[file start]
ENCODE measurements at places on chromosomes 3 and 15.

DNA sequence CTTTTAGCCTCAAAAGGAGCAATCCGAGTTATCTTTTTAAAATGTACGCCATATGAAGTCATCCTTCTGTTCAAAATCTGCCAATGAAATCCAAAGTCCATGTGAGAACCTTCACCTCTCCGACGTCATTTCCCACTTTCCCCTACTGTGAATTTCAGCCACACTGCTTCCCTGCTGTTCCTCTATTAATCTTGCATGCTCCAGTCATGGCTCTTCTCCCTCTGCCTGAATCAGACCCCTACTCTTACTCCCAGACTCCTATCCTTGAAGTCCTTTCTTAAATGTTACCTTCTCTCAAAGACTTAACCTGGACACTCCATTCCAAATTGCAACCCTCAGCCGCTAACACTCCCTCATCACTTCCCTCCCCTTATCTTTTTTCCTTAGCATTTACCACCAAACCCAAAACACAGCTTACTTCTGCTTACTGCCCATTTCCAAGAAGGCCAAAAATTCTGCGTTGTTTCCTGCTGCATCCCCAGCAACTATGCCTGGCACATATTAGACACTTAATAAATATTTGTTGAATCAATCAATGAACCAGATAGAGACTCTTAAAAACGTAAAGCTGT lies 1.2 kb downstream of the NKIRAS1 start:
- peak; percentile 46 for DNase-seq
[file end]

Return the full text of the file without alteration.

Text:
ENCODE measurements at places on chromosomes 3 and 15.

DNA sequence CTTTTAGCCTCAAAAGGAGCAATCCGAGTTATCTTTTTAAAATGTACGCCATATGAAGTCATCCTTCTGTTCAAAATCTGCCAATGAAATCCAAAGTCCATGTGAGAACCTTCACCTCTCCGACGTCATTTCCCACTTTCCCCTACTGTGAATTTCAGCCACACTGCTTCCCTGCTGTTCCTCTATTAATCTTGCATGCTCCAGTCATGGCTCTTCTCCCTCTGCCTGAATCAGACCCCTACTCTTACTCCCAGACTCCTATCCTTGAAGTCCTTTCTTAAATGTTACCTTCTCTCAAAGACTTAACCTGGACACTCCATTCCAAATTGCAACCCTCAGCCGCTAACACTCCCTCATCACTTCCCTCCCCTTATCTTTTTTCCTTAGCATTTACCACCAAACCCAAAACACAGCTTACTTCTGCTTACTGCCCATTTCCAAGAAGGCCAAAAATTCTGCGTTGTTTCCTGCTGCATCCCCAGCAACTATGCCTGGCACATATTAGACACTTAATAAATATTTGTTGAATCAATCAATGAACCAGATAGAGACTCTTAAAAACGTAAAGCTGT lies 1.2 kb downstream of the NKIRAS1 start:
- peak; percentile 46 for DNase-seq